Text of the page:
I usually just clean it each time I return from the range. How much more often would you suggest?

And this is the first time I have gotten any leading at all. My normal recipe of .358" 50/50 PB/CLWW water dropped and 45/45/10 does the job. I just ran out of CLWW and have been experimenting with how little Lino spacers I can add to PB to aproximate the same alloy. 5 /1 should have done it unless my lino was already diluted.
Your lino may have been. The only gun I have ever had to scrub like yours was a milsurp mauser. A number of days with montana xtreme and jb bore paste cleaned it. Im intetested in what cause so much leading suddenly like that.

detox
07-11-2013, 06:21 AM
Mild forcing cone leading can be removed using regular Hopp's solvent and oversized bronze bore brush.

John L
08-18-2013, 08:46 PM
I have experienced some very rapid and heavy leading trying to find a light load that will push 135 grain LFN, BHN 15, bullets through my Marlin 336 30-30 and Savage 1899 Savage 300. Running without a chrono right now because my tripod is broken. But Bullseye, Unique, AA5744, BL-C-2, Trail Boss, 231 all create enough lead to weigh (=or> 2 grains from the cup after rinsing the brass bore brush in gasoline) in a single range session of less than 50 rounds. I am talking 5 gr BE or 231, 7 or 8 gr Unique, 8 gr Trail Boss, 15 to 20 gr 5744. And it does take hours, not minutes, to get it out. Barrels might have been dirty or had jackets through them at one time or another. But after several cleanings I do believe I am starting out with clean barrels. One Marlin is new and all of the barrels look clean and do not show blue patches after 30 minutes under Hoppes 9. So I don't know how it can be said that lead doesn't build up fast or that it won't if you start with a clean barrel. I have used all of the products mentioned, carefully following instructions and sometimes the recommendations on forums. Can somebody give me a hand on either the cleaning or the load that will reduce the cleaning effort because I am about to go back to j's?

Ben
08-18-2013, 09:05 PM
John L

What is your lube that you're using ?

What diameter cast bullets are you shooting ?

Do you have a flare on the case mouth when you are seating the cast bullet ?

You say that you're shooting a 135 gr. bullet. Is this a plain base or a gas check bullet ?

Have you soaked your barrels overnight with Hoppes # 9 ? Sometimes 30 minutes won't tell you much about the copper in a barrel.

GunFun
08-18-2013, 09:10 PM
Your lino may have been. The only gun I have ever had to scrub like yours was a milsurp mauser. A number of days with montana xtreme and jb bore paste cleaned it. Im intetested in what cause so much leading suddenly like that.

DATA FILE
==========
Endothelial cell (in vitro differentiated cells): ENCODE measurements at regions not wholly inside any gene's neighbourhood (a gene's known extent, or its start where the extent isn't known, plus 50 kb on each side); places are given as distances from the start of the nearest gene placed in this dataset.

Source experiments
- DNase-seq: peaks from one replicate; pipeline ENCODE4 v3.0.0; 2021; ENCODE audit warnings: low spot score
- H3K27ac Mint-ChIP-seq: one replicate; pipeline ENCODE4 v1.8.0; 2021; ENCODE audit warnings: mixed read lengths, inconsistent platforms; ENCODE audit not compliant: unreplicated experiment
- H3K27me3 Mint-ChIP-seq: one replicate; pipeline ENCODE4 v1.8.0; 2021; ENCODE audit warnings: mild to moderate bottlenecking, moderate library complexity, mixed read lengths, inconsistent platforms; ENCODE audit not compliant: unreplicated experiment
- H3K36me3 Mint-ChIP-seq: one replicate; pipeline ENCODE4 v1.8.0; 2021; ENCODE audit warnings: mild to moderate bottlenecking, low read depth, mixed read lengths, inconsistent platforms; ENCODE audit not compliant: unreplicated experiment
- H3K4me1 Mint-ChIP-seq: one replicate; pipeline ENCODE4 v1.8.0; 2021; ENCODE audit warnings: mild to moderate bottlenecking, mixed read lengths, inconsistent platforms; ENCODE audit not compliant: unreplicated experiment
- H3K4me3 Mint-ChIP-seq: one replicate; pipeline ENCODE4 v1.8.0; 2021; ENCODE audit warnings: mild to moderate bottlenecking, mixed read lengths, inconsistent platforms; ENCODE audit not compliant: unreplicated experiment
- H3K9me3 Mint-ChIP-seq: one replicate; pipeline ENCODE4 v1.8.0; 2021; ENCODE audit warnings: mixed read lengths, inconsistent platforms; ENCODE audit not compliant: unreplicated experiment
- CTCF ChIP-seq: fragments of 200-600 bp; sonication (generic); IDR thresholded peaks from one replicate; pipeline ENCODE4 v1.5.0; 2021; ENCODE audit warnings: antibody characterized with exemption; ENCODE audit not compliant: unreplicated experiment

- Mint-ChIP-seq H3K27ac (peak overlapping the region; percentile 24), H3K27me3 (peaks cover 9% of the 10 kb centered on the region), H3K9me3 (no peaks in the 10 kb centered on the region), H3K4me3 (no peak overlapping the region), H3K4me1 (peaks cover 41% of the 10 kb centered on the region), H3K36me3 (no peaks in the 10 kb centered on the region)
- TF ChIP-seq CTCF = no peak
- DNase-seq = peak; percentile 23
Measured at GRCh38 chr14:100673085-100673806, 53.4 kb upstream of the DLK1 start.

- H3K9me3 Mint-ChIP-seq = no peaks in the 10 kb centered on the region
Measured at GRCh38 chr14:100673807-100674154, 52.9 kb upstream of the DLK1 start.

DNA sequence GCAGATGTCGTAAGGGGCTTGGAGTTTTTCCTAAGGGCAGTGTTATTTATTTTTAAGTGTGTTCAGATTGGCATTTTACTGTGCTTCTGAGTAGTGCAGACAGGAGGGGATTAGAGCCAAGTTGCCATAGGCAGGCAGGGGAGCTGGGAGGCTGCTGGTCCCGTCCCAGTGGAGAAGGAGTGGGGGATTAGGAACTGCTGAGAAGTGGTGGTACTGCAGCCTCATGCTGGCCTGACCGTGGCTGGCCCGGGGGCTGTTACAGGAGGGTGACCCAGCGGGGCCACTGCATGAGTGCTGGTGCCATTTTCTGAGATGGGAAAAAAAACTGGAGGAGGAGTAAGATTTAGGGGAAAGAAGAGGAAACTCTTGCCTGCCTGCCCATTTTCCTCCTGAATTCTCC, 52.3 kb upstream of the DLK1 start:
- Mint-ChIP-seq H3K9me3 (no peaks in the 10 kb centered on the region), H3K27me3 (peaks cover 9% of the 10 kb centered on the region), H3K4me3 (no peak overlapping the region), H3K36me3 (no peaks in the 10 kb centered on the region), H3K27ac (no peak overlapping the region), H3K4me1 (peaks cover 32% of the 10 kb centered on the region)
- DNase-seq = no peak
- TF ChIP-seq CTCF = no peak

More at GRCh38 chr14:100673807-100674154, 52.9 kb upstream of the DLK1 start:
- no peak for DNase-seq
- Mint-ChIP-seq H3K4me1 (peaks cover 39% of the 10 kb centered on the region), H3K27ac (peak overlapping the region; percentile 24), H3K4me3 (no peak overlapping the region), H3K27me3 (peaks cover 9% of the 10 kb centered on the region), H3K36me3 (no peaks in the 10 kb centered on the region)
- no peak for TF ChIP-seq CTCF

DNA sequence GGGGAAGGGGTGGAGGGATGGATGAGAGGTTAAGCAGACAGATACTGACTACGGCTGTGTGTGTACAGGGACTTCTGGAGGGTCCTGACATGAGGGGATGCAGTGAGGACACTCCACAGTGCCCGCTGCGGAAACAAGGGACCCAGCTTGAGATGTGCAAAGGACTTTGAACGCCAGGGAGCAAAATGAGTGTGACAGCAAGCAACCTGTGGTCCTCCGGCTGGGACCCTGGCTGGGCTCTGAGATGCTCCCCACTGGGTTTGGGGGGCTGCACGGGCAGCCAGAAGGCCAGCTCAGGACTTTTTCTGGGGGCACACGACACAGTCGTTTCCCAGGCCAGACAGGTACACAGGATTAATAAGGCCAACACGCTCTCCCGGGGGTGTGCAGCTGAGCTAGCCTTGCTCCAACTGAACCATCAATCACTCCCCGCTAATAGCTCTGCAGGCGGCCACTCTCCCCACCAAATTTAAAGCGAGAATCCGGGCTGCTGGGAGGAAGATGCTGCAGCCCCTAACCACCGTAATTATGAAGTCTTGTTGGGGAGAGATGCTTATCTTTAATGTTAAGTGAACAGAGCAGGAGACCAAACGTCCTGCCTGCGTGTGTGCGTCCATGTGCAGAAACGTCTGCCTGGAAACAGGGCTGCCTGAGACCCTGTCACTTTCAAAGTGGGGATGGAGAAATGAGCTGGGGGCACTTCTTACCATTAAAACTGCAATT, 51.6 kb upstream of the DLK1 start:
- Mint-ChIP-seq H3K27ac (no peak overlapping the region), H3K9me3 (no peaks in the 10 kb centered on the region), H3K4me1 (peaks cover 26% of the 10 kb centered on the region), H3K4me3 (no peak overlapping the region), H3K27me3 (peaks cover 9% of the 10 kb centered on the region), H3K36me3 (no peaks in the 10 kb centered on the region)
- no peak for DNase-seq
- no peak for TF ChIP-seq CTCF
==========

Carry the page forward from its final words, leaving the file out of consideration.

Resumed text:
Two problems in my method with that batch. Normally I add ingots of aprox equal size. I know that doesn't accurately reflect weight due to alloy change, but it is fine as long as my alloy is harder than minimum. i.e. any tolerance is absorbed.

First problem: I didn't make my lino spacers into ingots first because it was so clean. so I estimated volume added by looking at changes in fill level to the pot. Not consistent enough, hard to trouble shoot.

2nd problem: If my estimations of volume were dead on, my alloy should have worked better but didn't. I'd gotten the recipe somewhere here, but now I ran the same thing into the excel lead alloy calculator someone made should have come to 11 BHN air cooled. The calculator doesn't project water dropped, but let's call it 13. My normal non-leading recipe calculates out to projected 10BHN as air cooled, and probable 11-12 BHN as water dropped from the mold. So I need to verify my Lino or better yet my final alloy. I also need to control my proportions more carefully.


Final comments:
These same weak bullets ran well with powder coat and no leading. Obviously there is some real promise to that system.

I will take the time to make ingots for all my ingredients, or mix my alloy completely before making any ingots. I will test some of my spacers with staedler method since a brinnel gauge is not in my immediate budget. I will sweeten as needed to get my desired alloy using the calculator. If I get a big batch of lead and a better way to smelt more efficiently, I will start with making a large batch of pistol ready alloy completely ready to go.